Notice that the load instability circle (the shaded circle) lies partially within the |Γ| ≤ 1 circle of the Smith chart. The network simulator does this to indicate that these are unstable load impedances to be avoided in the selection of ΓL. Suppose a point on the −1-dB circle is selected corresponding to the normalized impedance zL = 1+ j1.6. This means that we must load the transistor with an unnormalized impedance of 50 +j80 Ω. This choice is convenient, since the 50-Ω resistive part is already included in the matched termination. An inductor provides the reactance:

L1 = 80 Ω/(6.28 Ω/nH) = 12.74 nH

The resulting circuit is shown in Fig. 3.

Next, the input impedance, ZIN, required for the − 1-dB gain must be determined, using the network simulator for the calculation (Table 1). The required source impedance is the complex conjugate of ZIN, thus


ZS = ZIN* = 4.133 Ω + j1.448 Ω.

A quarter-wave impedance inverter4 can be used to obtain the real part. Its characteristic impedance, ZT, is

ZT = 0.5 = 14.38 Ω

The required reactive part of ZS can be obtained with a series inductor, L2, is

L2 = 1. 448 Ω/(6.28 Ω/nH) = 0.23 nH

The complete circuit and performance is shown in Fig. 4. The gain at 1 GHz is 22.4 dB, higher than that obtained when input and output were matched with the stabilized 2N6679A circuit. As expected, the input circuit is matched, |S11| ≤ −20 dB, but the output is not matched,, and this mismatch results in a 23-percent power loss or about 1.1 dB. However, to obtain this additional gain would require selection of a load quite near those that cause potential instability.

This operating gain result might appear to be preferable to the simultaneous conjugate match and unilateral designs performed earlier. It has more gain at 1 GHz, and also has far more gain below 1 GHz, should that prove desirable. However, this design did not provide unconditional stability, as was provided by the earlier designs.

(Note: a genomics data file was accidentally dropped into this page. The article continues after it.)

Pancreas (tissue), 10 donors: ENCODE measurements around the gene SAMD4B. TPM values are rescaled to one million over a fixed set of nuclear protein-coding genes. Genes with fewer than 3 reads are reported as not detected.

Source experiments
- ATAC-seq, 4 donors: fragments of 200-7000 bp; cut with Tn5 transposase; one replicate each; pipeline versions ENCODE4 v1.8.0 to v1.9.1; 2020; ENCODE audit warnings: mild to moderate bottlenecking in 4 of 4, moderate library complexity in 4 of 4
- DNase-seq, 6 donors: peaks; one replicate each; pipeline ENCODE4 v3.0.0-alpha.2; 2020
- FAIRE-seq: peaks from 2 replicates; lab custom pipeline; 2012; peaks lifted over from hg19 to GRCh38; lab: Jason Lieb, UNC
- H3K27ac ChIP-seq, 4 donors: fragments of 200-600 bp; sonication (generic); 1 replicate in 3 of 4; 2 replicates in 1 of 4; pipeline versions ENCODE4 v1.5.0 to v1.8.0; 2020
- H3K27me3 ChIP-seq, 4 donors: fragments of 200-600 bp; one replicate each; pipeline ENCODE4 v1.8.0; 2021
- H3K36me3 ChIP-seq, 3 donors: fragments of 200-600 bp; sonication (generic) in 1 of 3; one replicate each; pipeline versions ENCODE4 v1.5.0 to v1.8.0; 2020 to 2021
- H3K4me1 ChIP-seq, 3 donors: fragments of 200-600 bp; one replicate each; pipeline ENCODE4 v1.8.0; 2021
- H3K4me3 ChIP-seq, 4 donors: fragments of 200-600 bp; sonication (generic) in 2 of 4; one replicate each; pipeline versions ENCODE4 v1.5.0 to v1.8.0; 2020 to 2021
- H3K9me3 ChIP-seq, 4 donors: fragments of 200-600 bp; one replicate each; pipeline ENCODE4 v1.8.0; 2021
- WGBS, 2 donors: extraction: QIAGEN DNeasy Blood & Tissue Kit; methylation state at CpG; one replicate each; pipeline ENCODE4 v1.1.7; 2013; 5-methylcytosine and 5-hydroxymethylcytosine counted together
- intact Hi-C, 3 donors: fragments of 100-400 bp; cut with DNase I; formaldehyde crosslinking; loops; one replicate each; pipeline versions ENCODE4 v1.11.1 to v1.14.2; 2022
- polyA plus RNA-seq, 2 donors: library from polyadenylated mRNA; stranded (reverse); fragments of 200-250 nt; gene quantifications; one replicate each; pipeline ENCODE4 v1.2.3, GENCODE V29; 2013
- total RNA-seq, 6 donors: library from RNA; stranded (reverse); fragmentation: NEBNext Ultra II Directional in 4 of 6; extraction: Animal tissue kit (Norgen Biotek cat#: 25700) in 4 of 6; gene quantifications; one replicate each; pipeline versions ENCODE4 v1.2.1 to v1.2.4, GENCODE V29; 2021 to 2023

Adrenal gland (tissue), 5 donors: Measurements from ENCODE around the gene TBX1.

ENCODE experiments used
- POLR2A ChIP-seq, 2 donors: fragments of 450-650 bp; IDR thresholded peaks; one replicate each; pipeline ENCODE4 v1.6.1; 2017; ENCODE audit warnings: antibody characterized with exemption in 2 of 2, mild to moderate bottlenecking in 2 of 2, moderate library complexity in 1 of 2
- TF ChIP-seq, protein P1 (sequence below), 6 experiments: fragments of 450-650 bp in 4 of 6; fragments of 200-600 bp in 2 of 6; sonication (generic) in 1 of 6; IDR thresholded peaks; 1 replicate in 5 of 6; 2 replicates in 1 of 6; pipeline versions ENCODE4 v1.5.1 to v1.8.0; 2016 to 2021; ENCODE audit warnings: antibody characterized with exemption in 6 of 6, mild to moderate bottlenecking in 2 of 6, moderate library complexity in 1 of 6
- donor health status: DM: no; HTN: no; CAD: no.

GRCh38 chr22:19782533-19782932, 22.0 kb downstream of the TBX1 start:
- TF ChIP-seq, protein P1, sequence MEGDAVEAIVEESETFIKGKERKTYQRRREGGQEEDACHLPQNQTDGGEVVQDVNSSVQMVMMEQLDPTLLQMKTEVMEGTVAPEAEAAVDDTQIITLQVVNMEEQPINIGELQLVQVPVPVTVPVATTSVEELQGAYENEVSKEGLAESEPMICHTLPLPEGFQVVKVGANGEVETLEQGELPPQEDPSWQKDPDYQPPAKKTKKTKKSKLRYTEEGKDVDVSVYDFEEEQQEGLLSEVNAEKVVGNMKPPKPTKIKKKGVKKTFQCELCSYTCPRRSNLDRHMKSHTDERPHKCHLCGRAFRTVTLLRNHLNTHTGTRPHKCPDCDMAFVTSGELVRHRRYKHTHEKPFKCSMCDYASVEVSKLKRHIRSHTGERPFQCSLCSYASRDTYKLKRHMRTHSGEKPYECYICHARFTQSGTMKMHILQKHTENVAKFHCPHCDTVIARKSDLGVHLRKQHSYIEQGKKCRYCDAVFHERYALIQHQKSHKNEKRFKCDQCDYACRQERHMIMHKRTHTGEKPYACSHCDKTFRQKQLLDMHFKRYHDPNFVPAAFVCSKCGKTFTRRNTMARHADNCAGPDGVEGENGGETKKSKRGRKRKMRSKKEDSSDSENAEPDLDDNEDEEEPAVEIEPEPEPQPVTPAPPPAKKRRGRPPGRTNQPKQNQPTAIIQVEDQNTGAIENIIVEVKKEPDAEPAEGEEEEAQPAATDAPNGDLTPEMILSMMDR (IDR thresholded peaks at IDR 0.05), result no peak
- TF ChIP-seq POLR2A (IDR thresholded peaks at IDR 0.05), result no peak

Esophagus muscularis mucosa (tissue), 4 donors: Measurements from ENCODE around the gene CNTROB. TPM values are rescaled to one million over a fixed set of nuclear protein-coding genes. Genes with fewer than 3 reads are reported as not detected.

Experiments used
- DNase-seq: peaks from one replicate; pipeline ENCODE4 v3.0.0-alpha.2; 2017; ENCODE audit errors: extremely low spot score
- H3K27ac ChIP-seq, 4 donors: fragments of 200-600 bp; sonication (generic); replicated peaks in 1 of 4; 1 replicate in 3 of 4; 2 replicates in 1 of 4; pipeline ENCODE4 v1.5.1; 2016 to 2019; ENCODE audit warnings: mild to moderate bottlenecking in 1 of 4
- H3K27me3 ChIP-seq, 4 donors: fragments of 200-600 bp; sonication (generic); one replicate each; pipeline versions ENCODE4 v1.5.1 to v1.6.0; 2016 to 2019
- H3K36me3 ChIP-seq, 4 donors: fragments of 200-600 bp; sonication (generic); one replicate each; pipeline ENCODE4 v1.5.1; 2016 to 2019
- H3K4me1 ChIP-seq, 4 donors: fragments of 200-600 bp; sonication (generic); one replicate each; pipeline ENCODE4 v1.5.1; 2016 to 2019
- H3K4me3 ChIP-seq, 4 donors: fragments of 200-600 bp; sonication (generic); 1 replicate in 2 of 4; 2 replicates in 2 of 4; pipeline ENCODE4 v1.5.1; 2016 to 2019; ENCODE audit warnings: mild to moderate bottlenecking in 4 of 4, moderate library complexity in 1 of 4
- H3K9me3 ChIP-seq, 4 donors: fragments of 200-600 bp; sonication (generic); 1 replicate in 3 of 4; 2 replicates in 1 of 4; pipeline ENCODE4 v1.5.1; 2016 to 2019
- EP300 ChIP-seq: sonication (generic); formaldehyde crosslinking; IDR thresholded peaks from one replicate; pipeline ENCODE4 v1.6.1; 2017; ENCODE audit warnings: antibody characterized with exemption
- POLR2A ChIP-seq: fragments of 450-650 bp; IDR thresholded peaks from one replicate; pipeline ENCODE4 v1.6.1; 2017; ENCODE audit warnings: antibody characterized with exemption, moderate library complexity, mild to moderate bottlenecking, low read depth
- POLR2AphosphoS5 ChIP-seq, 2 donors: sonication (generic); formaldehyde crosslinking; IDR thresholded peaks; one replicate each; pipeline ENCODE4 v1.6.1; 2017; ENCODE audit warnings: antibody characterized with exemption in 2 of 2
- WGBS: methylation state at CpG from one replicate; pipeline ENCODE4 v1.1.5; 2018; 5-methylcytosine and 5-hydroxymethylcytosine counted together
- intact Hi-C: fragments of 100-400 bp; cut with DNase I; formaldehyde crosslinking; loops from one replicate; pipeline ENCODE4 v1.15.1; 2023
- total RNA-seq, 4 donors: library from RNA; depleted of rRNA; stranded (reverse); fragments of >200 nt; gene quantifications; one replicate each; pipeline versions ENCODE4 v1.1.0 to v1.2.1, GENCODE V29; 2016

Rechecking the K and B1 values (Table 2), it is found that the amplifier that was designed is potentially unstable from 100 to 1500 MHz. Checking the instability circles (Fig. 5) confirms this fact. However, the amplifier will be stable if 50-Ω source and loads are used, since none of the input and output instability circles includes the origin of the Smith Chart.

For low-noise amplifiers, optimum performance generally consists of achieving the lowest noise figure possible for the highest possible gain. This requires specifying a particular source impedance for the transistor, using a method called the available gain design approach, which will be detailed next month in Part 6 of this amplifier design series.


  1. Guillermo Gonzalez, Microwave Transistor Amplifiers, Analysis and Design, Second Edition, Prentice-Hall, Upper Saddle River, NJ, 1984. An excellent engineering reference for transistor amplifier design.
  2. Theodore Grosch, Small Signal Microwave Amplifier Design, Noble Publishing Corp., Norcross, GA, 1999. The author presents a thorough derivation of all of the important formulas for transistor amplifier design and evaluation, based on the S parameters of the transistor and the circuit, which surrounds it.
  3. Genesys 7 Reference Manual, Eagleware, Norcross, GA, 1986-2000. This is the reference manual for the CAD program used as a network simulator for the examples of this text. Note that early versions of this manual have an error in the equation for B1 on page 324. Use the corrected expression (10.3-5) given in this text.
  4. Joseph F. White, High Frequency Techniques, An Introduction to RF and Microwave Engineering, Wiley, New York, 2004.